# limit of inverse trigonometric function

I have the following limit that I am trying to solve but apparently I am stuck in doing l'Hôpital's rule and going nowhere so any help would be appreciated

$$\lim_{x\to 0} \frac{\arcsin {x}^2}{(\arcsin x)^2}$$

Thank you

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For small $x$, $\arcsin x\approx x$ (Taylor). This immediately gives you the answer $1$. – Yves Daoust Sep 2 '14 at 6:36

The numerator and denominator both tend to 0. Using L'Hopital's rule once, we get:

$\lim_{x\to 0} \frac{\arcsin {x}^2}{(\arcsin x)^2} = \lim_{x\to 0} \frac{x \sqrt{1-x^2}}{\sqrt{1-x^4} \text{ArcSin}[x]}$

Both the numerator and denominator tend to 0 as x approaches 0, so we use L'Hopital's rule again:

$\lim_{x\to 0} \frac{x \sqrt{1-x^2}}{\sqrt{1-x^4} \text{ArcSin}[x]} = \lim_{x \to 0} \frac{\frac{4 x^4}{\left(1-x^4\right)^{3/2}}+\frac{2}{\sqrt{1-x^4}}}{\frac{2}{1-x^2}+\frac{2 x \text{ArcSin}[x]}{\left(1-x^2\right)^{3/2}}} = 1$

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So using the L'Hospital's Rule two consecutive times will end up solving it right?? I may have been doing some derivative mistake and keep getting 0/0. Thanks a lot! – Moe Oct 13 '12 at 5:00
The derivatives are a bit messy; there is a good chance of making a mistake. You could try testing your answers against what Wolfram Alpha gets, but you should make sure you can do it by hand. – Sean O'Brien Oct 13 '12 at 5:03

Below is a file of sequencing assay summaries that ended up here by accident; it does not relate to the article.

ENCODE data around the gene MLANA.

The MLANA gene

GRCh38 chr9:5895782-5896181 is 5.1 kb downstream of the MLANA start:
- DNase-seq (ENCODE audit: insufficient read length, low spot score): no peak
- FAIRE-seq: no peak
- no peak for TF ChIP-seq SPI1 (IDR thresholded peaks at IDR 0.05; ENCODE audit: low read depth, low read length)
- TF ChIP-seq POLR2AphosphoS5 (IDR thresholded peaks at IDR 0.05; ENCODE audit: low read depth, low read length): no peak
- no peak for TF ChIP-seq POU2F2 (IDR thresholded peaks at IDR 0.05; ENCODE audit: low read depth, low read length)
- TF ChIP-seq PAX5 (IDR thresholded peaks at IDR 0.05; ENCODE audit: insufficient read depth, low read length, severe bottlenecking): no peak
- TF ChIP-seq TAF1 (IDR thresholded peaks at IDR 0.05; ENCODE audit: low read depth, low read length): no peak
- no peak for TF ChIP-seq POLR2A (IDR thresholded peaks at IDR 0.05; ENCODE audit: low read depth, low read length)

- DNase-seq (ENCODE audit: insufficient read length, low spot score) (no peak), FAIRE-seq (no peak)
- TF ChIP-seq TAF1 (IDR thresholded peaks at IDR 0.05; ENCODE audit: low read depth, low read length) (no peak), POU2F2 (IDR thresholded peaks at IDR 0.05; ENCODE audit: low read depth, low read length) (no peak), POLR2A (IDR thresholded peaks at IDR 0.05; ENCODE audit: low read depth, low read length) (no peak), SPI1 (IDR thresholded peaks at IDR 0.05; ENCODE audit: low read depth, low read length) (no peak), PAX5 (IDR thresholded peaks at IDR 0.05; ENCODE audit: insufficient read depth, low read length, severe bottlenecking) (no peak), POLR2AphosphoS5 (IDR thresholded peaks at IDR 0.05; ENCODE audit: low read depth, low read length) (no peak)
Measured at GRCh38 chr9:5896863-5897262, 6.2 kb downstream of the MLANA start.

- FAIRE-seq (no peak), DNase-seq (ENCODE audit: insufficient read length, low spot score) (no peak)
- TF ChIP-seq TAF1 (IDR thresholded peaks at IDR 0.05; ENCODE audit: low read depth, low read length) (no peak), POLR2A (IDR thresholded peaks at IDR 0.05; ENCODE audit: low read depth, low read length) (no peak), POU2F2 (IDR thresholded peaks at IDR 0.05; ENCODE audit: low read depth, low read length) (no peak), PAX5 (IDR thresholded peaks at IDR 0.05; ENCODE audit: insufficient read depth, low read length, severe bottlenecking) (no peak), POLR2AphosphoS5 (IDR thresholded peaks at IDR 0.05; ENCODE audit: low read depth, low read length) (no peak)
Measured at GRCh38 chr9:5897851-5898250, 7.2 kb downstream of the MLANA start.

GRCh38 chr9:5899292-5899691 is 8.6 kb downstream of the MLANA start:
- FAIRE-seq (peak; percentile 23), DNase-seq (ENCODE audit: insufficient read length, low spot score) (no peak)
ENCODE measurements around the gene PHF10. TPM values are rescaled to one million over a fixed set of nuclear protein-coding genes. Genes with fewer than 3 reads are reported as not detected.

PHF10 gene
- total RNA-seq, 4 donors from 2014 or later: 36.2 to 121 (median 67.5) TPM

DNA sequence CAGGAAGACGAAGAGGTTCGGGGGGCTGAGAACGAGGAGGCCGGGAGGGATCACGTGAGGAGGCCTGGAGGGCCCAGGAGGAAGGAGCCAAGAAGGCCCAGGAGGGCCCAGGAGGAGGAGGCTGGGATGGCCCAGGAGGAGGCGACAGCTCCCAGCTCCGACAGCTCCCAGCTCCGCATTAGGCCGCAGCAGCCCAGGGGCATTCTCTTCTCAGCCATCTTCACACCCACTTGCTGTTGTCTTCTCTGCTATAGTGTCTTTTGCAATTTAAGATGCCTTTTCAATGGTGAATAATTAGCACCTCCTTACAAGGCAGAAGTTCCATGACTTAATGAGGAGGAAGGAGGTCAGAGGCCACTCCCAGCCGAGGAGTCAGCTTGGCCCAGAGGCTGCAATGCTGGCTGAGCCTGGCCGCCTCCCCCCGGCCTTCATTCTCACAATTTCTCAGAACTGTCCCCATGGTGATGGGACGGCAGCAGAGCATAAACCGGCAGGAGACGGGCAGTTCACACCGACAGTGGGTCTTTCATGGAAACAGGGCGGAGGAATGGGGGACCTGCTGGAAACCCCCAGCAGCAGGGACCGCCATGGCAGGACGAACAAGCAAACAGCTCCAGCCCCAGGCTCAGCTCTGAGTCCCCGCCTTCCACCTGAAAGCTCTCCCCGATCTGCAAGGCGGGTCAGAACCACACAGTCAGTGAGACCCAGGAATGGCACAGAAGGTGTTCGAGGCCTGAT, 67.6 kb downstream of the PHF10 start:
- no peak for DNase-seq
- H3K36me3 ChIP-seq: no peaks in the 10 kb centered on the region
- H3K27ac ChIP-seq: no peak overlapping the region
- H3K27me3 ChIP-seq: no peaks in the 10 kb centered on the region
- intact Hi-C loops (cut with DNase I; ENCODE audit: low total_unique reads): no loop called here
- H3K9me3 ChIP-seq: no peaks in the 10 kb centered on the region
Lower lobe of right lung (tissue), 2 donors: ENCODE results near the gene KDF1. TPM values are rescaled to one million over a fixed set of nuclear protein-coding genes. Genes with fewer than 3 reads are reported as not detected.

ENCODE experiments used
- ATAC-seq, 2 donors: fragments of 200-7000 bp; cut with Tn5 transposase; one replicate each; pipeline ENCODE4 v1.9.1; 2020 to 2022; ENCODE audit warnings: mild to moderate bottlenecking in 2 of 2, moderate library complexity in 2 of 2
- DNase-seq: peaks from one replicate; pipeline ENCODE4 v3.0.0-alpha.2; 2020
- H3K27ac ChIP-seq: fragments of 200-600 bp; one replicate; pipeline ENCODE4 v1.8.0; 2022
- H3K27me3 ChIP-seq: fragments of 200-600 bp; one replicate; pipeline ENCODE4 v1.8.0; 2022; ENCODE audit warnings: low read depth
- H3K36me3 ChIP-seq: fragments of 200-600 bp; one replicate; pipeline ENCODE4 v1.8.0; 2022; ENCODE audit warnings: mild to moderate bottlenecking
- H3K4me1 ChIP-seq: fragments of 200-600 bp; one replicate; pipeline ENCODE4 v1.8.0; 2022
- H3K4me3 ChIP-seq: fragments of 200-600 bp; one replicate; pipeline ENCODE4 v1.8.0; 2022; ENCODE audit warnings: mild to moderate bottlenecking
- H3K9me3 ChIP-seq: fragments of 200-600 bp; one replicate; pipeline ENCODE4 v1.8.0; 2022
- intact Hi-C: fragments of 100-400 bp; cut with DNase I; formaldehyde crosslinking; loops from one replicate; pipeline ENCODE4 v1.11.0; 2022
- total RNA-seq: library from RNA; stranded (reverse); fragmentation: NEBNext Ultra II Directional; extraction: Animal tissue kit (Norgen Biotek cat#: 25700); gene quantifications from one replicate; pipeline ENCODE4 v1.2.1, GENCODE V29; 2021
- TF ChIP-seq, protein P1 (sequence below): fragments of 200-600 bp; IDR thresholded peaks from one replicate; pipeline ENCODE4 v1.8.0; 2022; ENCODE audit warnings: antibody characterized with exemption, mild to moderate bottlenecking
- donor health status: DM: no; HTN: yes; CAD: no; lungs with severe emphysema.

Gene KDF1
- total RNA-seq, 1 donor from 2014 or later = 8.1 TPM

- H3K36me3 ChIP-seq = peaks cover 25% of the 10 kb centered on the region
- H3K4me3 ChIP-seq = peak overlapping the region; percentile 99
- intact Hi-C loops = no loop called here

what is the derivative of x*sqrt(1-x^2)? is it equal to sqrt(1-x^2)+ [x.(1/2).(1-x^2)^(-0.5).(-2x)] ? – Moe Oct 13 '12 at 5:09
I don't think so. Applying the chain rule you should get $\frac{1}{\sqrt{1-x^2}} + -2 x \frac{-1}{2} \frac{x}{(1 - x^2)^{\frac{3}{2}}} = \frac{1}{\sqrt{1-x^2}}+\frac{x^2}{\left(1-x^2\right)^{3/2}}$ Also, please accept my answer if you are happy with it... :) – Sean O'Brien Oct 13 '12 at 5:14

$$\lim_{x\to 0} \frac{\arcsin {x}^2}{(\arcsin x)^2}$$

$$=\lim_{x\to 0} \frac{\frac{\arcsin {x}^2}{x^2}}{(\frac{\arcsin x}{x})^2}$$

$$=\lim_{x\to 0} \frac{\arcsin {x}^2}{x^2}\cdot \left(\frac{x}{\arcsin x}\right)^2$$

If $\arcsin {x}^2=y,x^2=\sin y$ and $y\to 0$ as $x\to 0$

If $\arcsin {x}=z, x=\sin z$ and $z\to 0$ as $x\to 0$

$$\lim_{y\to 0}\frac{y}{\sin y}\cdot \left(\lim_{z\to 0}\frac{\sin z}{z}\right)^2=1\cdot 1$$

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is this the only way to solve it ? – Moe Oct 13 '12 at 4:49
@Moe, no, you can use L'Hospital's Rule,also. – lab bhattacharjee Oct 13 '12 at 4:51
L'Hospital's Rule keeps giving me 0/0, should it be a derivative mistake I am making? – Moe Oct 13 '12 at 4:54
@Moe, I think you have already found in Sean O'Brien's anser. – lab bhattacharjee Oct 13 '12 at 4:57
yes I did. Thanks – Moe Oct 13 '12 at 4:59